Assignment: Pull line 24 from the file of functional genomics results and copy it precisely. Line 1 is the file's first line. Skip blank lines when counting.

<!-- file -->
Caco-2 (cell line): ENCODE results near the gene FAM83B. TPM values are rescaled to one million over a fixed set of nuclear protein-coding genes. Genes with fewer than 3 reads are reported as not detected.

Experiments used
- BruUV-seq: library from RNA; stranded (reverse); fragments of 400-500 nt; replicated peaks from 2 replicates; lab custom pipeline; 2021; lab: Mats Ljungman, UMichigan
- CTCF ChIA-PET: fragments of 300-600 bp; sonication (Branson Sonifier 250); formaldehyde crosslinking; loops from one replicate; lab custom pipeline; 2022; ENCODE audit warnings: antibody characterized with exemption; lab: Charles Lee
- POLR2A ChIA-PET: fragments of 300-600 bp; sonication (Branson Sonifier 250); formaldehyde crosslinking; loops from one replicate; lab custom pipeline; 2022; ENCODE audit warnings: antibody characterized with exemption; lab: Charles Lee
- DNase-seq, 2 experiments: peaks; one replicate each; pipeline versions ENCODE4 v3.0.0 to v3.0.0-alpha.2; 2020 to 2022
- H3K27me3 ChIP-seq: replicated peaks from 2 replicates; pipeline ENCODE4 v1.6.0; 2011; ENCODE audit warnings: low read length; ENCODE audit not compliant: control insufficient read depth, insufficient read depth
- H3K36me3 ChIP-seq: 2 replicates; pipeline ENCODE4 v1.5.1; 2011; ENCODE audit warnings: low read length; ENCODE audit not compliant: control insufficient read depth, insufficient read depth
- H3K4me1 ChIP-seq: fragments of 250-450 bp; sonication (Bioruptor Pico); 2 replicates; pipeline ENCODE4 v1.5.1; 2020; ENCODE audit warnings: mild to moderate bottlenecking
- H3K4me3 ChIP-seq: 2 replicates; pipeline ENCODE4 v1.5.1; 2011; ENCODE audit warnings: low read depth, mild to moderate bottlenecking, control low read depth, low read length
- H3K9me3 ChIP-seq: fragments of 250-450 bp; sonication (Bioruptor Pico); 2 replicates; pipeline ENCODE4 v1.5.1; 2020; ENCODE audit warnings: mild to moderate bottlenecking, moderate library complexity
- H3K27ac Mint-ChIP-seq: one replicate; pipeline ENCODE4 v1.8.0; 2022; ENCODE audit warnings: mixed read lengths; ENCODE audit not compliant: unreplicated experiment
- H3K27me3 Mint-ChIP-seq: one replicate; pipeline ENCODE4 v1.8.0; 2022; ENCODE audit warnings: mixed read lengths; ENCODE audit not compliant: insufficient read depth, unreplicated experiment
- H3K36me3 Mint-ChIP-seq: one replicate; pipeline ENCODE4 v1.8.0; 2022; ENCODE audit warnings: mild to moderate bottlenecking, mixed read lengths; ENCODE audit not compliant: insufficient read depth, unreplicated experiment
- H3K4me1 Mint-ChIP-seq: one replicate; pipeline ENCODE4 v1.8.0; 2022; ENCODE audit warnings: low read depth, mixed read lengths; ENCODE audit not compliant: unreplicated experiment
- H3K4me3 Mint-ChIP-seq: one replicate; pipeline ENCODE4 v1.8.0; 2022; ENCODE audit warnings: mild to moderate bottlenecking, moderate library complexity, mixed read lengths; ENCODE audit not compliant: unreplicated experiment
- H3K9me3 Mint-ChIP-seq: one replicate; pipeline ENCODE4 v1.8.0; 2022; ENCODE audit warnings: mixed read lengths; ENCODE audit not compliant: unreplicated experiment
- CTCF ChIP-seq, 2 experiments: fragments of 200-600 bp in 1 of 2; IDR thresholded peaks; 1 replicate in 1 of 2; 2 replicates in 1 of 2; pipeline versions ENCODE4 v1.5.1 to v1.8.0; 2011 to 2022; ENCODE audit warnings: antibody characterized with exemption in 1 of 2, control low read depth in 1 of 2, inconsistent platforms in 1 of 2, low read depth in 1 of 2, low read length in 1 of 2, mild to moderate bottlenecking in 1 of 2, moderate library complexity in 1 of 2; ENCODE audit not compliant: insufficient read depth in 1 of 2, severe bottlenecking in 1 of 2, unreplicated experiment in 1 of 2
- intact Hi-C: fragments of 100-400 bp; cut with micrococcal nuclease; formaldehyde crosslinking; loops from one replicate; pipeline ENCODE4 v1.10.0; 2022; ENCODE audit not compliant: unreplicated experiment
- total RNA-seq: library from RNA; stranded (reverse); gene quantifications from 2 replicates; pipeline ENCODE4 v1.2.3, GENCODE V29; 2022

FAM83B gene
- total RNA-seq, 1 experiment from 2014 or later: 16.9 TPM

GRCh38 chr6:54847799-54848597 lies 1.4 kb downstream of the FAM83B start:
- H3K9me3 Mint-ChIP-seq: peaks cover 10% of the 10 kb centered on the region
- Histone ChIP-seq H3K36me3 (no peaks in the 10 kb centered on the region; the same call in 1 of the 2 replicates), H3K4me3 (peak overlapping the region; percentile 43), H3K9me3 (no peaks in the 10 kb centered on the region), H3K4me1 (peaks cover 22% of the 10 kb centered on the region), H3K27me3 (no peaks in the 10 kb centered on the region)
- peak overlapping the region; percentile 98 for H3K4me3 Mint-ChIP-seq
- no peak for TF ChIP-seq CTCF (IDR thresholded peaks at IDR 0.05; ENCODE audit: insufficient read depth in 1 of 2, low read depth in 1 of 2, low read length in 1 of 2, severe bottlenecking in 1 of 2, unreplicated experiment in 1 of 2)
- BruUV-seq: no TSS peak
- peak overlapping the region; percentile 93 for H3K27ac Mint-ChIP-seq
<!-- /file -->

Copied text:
- H3K9me3 Mint-ChIP-seq: peaks cover 10% of the 10 kb centered on the region